Week 6: Artist Interview – Christine Fuqua


The first hobby that I ever had a serious intention of doing was woodcutting. Back in 7th and 8th grade my school had a wood shop program so I had access to wood and a shop. However, after that I no longer had access so I couldn’t really do much. I really enjoyed making things while it lasted. So as soon as I saw the wood arts gallery I just had to check it out. This gallery features many artists but the star on Thursday was Christine Fuqua. She is one of the few among the wood majors.

Christine didn’t actually start out as a wood major. She originally started with photography but had to take a shop class and ended up really enjoying wood shop. She still does photography sometimes and actually used the blog that she made for Art 110 to promote her photography! In the future, Christine wants to work with Pete Nelson from Animal Planet. She really enjoys working with her hands but hates the designing process. She would rather have someone else design it and let her build it. I totally understand where she is coming from. I also love working with my hands. But I do think the designing stage can also be fun at times. There was a time in woodshop where we made CO2 dragster cars and I loved designing mine since it allowed me to stretch my imagination.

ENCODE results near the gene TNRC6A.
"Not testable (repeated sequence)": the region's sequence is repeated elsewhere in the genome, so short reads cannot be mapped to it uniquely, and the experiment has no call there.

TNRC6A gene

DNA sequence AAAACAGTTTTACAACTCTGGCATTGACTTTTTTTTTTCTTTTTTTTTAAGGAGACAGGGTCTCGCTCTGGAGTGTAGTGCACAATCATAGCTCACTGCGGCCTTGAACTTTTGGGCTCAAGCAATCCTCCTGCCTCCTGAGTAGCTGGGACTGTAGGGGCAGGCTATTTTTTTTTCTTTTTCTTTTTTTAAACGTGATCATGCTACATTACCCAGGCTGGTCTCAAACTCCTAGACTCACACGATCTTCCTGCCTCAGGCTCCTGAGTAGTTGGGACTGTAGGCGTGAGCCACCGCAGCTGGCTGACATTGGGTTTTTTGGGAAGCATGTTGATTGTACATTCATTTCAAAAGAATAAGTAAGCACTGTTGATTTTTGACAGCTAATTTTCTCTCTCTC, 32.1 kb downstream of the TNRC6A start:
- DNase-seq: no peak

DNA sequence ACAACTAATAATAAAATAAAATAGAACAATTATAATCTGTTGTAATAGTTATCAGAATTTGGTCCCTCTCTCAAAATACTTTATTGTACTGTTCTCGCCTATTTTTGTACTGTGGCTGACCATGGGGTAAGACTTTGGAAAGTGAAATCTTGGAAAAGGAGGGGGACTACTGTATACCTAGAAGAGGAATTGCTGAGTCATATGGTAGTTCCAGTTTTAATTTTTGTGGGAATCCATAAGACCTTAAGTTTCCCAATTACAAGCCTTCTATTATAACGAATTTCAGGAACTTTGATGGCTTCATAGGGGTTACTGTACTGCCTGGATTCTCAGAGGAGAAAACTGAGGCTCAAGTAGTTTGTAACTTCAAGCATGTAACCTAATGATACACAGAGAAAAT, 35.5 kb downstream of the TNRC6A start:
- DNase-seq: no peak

Left to right:  Bailey Francis "Kebiki" Karlena McRae "Hair Clip" Christine Fuqua "Spoon" Karlena McRae "Clave"

Left to right:
Bailey Francis “Kebiki”
Karlena McRae “Hair Clip”
Christine Fuqua “Spoon”
Karlena McRae “Clave”

At the moment, Christine is making spoons. She has people design it and she crafts it. She actually has a spoon on display in the gallery. It is the second item on the right side of the picture above. She also has another work on display and it is a twisted table. It is kind of hard to see but it is in the center of the photo below. I asked her what kind of technique she used because I remember back in my junior year of high school I had to make a boat for Physics. I thought about making a canoe and my teacher recommended that I soak the wood in a pool of water to make it more flexible. However, Christine used another technique called cold molding. She first builds the form that she wants then layers the wood on and uses glue to hold it in shape.


Below are some pictures of other people’s work that I found interesting. Visiting this gallery makes me want to pursue woodshopping as a hobby in the future. Maybe once I have the funds.

Michael Vanoverbeck "Burnt Vessel"

Michael Vanoverbeck “Burnt Vessel”

I thought this was interesting how it is a bowl made from one piece of wood. Or so I assume.

Samantha Petrovich "2014 Morgan"

Samantha Petrovich “2014 Morgan”


2014 Morgan

I thought the “2014 Morgan” was really clever since it describes a car with an ash wood frame with a layer of aluminum around it held by nails. Like the real car, the weave of the car was framed with ash wood and had a layer of aluminum around it hammered in with nails.


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